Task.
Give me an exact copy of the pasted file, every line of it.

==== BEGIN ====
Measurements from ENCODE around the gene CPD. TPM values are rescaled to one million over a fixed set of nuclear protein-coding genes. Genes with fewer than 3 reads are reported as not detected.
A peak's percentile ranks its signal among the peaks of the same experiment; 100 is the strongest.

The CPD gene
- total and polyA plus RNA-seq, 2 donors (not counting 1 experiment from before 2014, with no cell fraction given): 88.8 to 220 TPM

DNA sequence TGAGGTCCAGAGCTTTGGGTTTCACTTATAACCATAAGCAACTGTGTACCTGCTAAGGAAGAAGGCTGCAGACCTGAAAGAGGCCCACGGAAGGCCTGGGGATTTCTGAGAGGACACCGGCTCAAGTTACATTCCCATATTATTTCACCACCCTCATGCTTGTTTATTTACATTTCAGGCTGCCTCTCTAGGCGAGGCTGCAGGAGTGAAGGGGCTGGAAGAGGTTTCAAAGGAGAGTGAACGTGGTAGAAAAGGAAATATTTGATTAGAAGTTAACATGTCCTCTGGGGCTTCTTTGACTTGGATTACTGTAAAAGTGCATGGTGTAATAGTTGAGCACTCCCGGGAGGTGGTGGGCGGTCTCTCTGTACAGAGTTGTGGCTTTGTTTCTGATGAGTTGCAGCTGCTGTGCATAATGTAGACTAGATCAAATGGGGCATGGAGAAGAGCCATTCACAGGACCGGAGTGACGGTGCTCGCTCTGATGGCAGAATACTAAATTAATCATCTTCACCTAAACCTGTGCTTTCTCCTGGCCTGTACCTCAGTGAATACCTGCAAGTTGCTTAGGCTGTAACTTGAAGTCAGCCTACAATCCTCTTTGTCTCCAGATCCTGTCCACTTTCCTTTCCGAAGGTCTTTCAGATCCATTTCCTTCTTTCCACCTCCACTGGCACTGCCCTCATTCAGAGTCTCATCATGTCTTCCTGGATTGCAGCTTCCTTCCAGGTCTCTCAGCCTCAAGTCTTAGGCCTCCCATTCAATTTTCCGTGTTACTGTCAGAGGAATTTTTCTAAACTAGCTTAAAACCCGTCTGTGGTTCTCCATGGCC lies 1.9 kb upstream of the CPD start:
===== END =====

Measurements from ENCODE around the gene CPD. TPM values are rescaled to one million over a fixed set of nuclear protein-coding genes. Genes with fewer than 3 reads are reported as not detected.
A peak's percentile ranks its signal among the peaks of the same experiment; 100 is the strongest.

The CPD gene
- total and polyA plus RNA-seq, 2 donors (not counting 1 experiment from before 2014, with no cell fraction given): 88.8 to 220 TPM

DNA sequence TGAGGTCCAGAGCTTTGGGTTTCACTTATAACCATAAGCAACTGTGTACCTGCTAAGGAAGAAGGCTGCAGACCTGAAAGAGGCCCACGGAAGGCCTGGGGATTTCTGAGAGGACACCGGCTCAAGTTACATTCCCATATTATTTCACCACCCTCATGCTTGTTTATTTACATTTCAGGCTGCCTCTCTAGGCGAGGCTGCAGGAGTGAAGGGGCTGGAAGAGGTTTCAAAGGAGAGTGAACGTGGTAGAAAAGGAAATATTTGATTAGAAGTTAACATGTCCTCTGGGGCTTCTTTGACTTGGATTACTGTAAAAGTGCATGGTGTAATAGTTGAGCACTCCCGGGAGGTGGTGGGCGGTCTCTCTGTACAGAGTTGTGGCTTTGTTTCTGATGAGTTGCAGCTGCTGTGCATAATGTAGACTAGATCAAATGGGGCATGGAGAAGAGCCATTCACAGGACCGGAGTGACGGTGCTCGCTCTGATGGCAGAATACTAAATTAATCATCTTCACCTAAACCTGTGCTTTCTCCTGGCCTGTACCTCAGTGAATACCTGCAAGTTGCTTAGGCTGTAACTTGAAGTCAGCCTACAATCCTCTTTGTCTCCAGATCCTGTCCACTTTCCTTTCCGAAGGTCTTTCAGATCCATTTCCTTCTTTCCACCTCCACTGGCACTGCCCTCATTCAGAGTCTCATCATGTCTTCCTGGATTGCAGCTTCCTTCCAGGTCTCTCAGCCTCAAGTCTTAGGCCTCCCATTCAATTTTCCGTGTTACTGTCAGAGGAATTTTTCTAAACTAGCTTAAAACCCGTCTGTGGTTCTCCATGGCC lies 1.9 kb upstream of the CPD start: